Overall, 28 of the cases found by the report involved former ministers or secretaries of state, 28 involved high-placed civil servants or cabinet members, 22 involved members of parliament and 10 involved former members of government regulatory agencies.

The report said that it was beyond its scope to assess the impact of these revolving door instances on climate change policy overall and called for more research to be done.

It recommended European countries adopt a three-year "cooling off" period before any former public servant took a job in a sector they formerly regulated, publicly available "lobbying transparency registers" so that citizens could track potential influence in politics, "machine readable declarations of interest" published by new office holders detailing past careers and financial interests and "codes of conduct" that would prevent public servants from having any conflicts of interests while serving.

The report further backed the creation of a UNFCCC conflict-of-interest policy.

Lakota spiritual leader Chief Arvol Looking Horse attends a demonstration against the proposed Keystone XL pipeline from Canada to the Gulf of Mexico in front of the White House in Washington, DC, on January 28, 2015. Nicholas Kamm / AFP / Getty Images

President-elect Joe Biden is planning to cancel the controversial Keystone XL pipeline on the first day of his administration, a document reported by CBC on Sunday suggests.

Read More Show Less

EcoWatch Daily Newsletter

A plume of smoke from wildfires burning in the Angeles National Forest is seen from downtown Los Angeles on Aug. 29, 2009 in Los Angeles, California. Kevork Djansezian / Getty Images

California is bracing for rare January wildfires this week amid damaging Santa Ana winds coupled with unusually hot and dry winter weather.

Read More Show Less

Trending

A new study invites parents of cancer patients to answer questions about their environment. FatCamera / Getty Images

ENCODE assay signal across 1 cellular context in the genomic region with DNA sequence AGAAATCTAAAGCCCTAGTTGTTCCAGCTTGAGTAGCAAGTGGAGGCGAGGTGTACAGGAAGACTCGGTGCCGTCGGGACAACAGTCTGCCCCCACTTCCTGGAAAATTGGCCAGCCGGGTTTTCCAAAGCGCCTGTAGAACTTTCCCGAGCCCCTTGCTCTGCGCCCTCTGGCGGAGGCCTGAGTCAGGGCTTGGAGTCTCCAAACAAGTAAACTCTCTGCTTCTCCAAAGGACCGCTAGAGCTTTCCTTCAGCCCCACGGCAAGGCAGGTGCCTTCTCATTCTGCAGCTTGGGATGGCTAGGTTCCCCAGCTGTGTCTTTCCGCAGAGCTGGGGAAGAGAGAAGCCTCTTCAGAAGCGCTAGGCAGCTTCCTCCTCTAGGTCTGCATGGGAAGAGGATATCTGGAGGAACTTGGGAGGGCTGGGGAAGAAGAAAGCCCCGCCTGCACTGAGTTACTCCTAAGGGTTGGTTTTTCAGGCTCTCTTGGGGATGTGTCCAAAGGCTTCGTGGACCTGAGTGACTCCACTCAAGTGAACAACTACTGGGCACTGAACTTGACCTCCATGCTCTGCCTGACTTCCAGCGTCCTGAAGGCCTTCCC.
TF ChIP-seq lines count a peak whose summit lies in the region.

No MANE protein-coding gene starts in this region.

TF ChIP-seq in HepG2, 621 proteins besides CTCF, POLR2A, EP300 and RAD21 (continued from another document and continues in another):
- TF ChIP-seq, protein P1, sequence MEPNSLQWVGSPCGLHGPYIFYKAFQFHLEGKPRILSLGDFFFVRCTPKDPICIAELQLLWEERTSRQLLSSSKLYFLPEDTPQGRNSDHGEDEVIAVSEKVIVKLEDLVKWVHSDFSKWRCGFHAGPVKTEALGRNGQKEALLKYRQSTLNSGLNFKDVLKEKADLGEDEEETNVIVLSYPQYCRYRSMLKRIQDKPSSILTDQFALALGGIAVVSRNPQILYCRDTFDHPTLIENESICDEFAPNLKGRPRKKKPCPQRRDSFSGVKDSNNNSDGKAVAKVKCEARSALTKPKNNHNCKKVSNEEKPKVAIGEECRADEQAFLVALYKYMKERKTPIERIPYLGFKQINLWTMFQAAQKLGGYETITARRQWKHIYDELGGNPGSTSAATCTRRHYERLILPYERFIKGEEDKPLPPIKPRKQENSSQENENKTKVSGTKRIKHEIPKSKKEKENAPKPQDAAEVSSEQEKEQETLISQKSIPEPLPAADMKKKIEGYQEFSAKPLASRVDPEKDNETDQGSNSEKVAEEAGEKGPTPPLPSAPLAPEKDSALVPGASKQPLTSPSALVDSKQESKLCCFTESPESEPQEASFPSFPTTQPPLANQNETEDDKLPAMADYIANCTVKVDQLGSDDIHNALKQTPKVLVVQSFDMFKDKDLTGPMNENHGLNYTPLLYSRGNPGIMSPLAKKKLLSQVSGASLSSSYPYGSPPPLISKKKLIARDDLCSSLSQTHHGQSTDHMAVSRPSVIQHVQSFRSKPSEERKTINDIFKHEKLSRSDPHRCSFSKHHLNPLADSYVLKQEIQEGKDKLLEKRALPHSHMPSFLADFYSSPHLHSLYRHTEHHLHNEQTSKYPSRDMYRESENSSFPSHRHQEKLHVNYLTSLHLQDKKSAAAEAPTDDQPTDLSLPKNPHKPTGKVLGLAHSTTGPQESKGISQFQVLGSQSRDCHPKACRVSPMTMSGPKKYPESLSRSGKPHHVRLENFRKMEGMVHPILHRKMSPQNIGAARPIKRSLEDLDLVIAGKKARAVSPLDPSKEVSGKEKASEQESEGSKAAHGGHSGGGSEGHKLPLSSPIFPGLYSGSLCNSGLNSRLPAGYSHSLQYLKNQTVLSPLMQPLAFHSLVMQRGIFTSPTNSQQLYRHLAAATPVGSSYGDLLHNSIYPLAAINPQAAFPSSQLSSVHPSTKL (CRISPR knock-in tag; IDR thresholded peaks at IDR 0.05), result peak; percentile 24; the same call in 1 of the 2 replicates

By Jennifer Sass, Nsedu Obot Witherspoon, Dr. Philip J. Landrigan and Simon Strong

"Prevention is the cure for child/teen cancer." This is the welcoming statement on a website called 'TheReasonsWhy.Us', where families affected by childhood cancers can sign up for a landmark new study into the potential environmental causes.

Read More Show Less
Madagascar has been experiencing ongoing droughts and food insecurity since 2016. arturbo / Getty Images

Nearly 1.6 million people in the southern part of Madagascar have faced food insecurity since 2016, experiencing one drought after another, the United Nations World Food Program reported.

Read More Show Less
German Chancellor Angela Merkel and German ESA astronaut Alexander Gerst stand at the Orion spacecraft during a visit at the training unit of the Columbus space laboratory at the European Astronaut training centre of the European Space Agency ESA in Cologne, Germany on May 18, 2016. Ina Fassbender / Anadolu Agency / Getty Images

By Monir Ghaedi

As the COVID-19 pandemic continues to keep most of Europe on pause, the EU aims for a breakthrough in its space program. The continent is seeking more than just a self-sufficient space industry competitive with China and the U.S.; the industry must also fit into the European Green Deal.

Read More Show Less